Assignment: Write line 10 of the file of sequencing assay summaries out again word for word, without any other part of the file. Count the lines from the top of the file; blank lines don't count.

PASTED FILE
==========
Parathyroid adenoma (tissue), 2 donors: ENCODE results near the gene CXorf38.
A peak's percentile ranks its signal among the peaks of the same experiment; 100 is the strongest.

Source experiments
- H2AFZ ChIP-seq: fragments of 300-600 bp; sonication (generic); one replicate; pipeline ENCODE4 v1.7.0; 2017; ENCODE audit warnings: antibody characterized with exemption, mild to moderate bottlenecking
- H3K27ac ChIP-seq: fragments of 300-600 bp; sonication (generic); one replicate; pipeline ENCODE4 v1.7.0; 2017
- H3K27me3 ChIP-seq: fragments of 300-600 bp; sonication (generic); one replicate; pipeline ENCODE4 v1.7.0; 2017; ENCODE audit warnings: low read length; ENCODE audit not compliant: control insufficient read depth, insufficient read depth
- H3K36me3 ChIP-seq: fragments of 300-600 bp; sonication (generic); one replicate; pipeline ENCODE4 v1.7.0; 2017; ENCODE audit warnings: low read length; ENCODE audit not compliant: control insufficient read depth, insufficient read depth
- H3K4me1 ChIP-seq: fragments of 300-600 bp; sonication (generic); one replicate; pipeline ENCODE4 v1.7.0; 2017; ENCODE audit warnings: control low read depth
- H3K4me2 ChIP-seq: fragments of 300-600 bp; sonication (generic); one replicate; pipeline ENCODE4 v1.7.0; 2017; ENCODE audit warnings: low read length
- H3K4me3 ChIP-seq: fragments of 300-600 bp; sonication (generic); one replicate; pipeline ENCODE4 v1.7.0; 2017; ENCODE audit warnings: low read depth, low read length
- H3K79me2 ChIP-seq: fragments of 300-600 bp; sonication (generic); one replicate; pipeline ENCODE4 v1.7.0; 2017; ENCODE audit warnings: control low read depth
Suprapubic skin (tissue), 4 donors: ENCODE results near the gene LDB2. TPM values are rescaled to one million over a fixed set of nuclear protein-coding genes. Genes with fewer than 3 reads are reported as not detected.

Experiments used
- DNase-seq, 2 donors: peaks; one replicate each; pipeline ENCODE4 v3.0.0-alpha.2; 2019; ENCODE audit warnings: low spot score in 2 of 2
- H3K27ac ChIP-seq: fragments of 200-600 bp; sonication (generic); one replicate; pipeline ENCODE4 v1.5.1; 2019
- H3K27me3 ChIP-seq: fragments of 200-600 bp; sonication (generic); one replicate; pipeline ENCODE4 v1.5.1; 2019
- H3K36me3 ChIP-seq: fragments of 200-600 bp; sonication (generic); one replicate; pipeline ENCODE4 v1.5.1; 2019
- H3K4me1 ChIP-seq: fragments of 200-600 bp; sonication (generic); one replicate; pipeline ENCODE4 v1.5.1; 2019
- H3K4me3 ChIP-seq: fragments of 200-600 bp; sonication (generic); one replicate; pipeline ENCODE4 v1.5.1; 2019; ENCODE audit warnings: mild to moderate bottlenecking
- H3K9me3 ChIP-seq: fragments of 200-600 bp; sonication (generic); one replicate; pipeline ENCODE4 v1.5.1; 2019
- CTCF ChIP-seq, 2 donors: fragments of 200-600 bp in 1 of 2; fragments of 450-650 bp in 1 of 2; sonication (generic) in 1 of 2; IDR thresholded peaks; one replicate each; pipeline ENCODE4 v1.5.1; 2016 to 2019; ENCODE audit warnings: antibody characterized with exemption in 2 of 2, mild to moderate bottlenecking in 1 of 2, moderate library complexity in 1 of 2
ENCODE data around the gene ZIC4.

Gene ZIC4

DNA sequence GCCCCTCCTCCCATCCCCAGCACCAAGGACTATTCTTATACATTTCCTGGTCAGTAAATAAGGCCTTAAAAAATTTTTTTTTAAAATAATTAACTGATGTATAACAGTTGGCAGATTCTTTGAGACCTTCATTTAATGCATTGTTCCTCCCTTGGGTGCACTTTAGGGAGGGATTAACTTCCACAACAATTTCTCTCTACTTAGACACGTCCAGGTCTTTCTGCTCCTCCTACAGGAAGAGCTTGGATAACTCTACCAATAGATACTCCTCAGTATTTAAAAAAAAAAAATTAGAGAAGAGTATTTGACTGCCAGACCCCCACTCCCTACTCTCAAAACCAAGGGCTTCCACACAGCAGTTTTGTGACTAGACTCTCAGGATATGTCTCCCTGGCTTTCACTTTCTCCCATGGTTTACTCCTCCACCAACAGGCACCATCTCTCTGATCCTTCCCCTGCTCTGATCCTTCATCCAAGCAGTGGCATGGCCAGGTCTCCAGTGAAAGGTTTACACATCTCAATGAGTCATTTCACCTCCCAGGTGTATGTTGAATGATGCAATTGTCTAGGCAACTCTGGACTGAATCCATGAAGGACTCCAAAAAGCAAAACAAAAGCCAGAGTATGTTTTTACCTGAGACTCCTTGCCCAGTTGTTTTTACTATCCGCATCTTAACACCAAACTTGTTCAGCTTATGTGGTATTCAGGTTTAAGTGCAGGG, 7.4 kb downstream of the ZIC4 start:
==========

- H3K4me3 ChIP-seq: fragments of 300-600 bp; sonication (generic); one replicate; pipeline ENCODE4 v1.7.0; 2017; ENCODE audit warnings: low read depth, low read length